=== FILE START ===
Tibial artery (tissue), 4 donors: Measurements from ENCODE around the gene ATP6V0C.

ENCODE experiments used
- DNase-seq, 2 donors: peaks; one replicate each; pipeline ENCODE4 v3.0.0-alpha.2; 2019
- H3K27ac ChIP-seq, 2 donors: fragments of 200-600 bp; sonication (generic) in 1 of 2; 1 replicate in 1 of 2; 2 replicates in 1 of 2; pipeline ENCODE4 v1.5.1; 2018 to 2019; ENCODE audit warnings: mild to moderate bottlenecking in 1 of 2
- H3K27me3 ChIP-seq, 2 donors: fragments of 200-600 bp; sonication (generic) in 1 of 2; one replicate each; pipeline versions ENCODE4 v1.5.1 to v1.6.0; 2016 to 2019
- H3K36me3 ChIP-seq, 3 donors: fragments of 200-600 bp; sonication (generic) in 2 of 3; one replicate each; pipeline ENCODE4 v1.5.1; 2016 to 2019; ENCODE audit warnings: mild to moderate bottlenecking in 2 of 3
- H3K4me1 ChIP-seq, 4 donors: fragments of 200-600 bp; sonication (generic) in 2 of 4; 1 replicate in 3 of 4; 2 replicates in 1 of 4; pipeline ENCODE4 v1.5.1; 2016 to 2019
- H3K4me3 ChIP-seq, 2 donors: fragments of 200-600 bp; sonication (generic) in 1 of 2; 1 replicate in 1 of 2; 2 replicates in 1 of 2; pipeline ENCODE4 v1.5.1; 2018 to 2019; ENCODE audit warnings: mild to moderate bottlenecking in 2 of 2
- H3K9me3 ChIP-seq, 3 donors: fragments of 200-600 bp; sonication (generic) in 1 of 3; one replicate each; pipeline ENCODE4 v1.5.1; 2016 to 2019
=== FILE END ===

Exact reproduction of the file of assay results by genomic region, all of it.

Tibial artery (tissue), 4 donors: Measurements from ENCODE around the gene ATP6V0C.

ENCODE experiments used
- DNase-seq, 2 donors: peaks; one replicate each; pipeline ENCODE4 v3.0.0-alpha.2; 2019
- H3K27ac ChIP-seq, 2 donors: fragments of 200-600 bp; sonication (generic) in 1 of 2; 1 replicate in 1 of 2; 2 replicates in 1 of 2; pipeline ENCODE4 v1.5.1; 2018 to 2019; ENCODE audit warnings: mild to moderate bottlenecking in 1 of 2
- H3K27me3 ChIP-seq, 2 donors: fragments of 200-600 bp; sonication (generic) in 1 of 2; one replicate each; pipeline versions ENCODE4 v1.5.1 to v1.6.0; 2016 to 2019
- H3K36me3 ChIP-seq, 3 donors: fragments of 200-600 bp; sonication (generic) in 2 of 3; one replicate each; pipeline ENCODE4 v1.5.1; 2016 to 2019; ENCODE audit warnings: mild to moderate bottlenecking in 2 of 3
- H3K4me1 ChIP-seq, 4 donors: fragments of 200-600 bp; sonication (generic) in 2 of 4; 1 replicate in 3 of 4; 2 replicates in 1 of 4; pipeline ENCODE4 v1.5.1; 2016 to 2019
- H3K4me3 ChIP-seq, 2 donors: fragments of 200-600 bp; sonication (generic) in 1 of 2; 1 replicate in 1 of 2; 2 replicates in 1 of 2; pipeline ENCODE4 v1.5.1; 2018 to 2019; ENCODE audit warnings: mild to moderate bottlenecking in 2 of 2
- H3K9me3 ChIP-seq, 3 donors: fragments of 200-600 bp; sonication (generic) in 1 of 3; one replicate each; pipeline ENCODE4 v1.5.1; 2016 to 2019